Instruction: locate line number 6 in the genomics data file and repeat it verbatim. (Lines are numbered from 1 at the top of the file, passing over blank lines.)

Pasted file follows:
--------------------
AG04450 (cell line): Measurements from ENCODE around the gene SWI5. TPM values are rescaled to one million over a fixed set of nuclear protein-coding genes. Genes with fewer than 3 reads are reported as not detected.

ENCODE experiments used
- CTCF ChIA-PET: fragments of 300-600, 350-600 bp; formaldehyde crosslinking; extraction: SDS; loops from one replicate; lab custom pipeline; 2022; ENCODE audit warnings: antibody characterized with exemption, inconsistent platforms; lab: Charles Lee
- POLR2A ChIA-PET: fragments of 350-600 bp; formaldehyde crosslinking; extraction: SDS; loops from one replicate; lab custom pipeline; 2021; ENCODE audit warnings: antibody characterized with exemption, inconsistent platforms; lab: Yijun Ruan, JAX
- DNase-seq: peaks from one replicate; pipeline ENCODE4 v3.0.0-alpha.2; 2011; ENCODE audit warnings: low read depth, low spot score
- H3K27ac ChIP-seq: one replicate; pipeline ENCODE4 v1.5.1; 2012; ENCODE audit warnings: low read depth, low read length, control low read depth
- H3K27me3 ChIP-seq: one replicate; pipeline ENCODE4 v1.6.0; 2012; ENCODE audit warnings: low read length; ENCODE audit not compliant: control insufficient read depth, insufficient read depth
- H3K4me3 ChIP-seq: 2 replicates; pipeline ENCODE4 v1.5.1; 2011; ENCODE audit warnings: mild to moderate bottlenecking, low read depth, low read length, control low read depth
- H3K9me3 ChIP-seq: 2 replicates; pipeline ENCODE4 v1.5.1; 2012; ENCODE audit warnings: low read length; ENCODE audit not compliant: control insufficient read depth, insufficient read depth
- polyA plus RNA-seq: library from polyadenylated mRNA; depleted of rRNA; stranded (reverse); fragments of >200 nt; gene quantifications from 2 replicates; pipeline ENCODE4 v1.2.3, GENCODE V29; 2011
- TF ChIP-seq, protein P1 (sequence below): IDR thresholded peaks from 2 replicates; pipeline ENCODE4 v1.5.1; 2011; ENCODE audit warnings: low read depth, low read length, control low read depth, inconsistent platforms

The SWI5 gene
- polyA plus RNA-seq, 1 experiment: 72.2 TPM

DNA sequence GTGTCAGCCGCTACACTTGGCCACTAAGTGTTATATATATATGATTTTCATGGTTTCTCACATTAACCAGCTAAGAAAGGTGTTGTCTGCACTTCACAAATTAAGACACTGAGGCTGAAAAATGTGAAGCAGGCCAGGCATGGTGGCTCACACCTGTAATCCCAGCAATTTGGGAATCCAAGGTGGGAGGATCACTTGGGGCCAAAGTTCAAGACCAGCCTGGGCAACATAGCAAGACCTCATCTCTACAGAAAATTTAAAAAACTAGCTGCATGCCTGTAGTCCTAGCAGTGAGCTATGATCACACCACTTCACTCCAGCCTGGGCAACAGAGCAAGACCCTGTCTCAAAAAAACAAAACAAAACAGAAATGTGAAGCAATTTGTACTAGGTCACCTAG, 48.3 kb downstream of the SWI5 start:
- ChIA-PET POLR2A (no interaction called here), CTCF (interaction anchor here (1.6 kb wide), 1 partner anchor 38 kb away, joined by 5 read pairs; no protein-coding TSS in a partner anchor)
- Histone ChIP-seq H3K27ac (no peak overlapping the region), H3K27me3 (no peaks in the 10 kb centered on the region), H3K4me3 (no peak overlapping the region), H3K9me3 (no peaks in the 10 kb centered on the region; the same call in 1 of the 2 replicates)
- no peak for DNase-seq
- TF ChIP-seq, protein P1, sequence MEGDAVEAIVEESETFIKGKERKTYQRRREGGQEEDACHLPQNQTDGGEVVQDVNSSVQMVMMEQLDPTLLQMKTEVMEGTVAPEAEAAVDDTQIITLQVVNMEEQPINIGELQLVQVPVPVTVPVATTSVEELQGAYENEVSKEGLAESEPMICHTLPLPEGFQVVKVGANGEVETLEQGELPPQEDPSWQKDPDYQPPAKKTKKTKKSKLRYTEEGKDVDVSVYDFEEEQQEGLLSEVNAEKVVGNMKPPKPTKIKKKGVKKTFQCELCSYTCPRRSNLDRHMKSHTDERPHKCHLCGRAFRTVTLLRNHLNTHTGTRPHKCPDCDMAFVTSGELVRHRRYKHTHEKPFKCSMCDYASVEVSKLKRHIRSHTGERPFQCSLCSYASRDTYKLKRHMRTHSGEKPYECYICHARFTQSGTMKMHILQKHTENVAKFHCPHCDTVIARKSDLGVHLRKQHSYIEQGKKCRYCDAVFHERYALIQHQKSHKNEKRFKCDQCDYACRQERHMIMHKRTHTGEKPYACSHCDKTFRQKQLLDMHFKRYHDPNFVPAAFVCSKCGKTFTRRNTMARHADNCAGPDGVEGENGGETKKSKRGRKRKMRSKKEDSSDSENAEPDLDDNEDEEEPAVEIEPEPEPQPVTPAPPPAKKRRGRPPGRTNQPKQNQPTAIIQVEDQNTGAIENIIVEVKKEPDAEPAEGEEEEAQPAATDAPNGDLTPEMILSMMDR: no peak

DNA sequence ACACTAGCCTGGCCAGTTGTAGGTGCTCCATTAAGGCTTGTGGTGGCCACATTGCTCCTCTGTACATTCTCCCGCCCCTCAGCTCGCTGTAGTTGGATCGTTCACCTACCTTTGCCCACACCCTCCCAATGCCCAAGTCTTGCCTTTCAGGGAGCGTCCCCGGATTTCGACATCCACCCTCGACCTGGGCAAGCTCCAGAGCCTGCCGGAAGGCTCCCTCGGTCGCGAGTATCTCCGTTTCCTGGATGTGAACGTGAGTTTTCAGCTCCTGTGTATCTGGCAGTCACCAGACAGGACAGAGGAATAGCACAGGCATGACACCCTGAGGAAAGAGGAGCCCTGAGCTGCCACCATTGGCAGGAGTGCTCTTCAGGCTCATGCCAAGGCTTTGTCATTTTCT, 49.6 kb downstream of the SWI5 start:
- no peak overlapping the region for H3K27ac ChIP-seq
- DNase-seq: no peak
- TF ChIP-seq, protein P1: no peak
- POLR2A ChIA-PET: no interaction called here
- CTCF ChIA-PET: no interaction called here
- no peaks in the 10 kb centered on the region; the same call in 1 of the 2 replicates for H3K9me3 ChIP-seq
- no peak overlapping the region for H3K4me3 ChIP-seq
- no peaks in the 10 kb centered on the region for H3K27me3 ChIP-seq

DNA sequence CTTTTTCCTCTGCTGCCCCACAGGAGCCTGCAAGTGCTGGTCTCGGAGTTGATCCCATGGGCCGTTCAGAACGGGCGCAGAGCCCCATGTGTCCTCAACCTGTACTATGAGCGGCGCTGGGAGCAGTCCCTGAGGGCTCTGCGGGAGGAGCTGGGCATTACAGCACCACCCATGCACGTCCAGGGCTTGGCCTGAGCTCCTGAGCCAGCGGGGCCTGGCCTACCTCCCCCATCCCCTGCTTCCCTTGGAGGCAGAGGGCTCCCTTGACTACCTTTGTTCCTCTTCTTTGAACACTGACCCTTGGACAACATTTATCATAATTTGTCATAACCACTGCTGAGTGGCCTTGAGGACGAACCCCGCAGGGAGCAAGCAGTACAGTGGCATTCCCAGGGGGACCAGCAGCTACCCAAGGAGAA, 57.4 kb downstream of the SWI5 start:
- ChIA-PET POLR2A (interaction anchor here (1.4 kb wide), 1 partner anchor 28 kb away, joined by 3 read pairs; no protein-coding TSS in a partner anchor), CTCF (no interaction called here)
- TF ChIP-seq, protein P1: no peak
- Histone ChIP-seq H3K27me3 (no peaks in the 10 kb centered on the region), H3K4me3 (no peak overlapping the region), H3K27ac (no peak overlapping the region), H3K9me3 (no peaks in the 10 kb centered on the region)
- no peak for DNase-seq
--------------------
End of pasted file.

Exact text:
- H3K27ac ChIP-seq: one replicate; pipeline ENCODE4 v1.5.1; 2012; ENCODE audit warnings: low read depth, low read length, control low read depth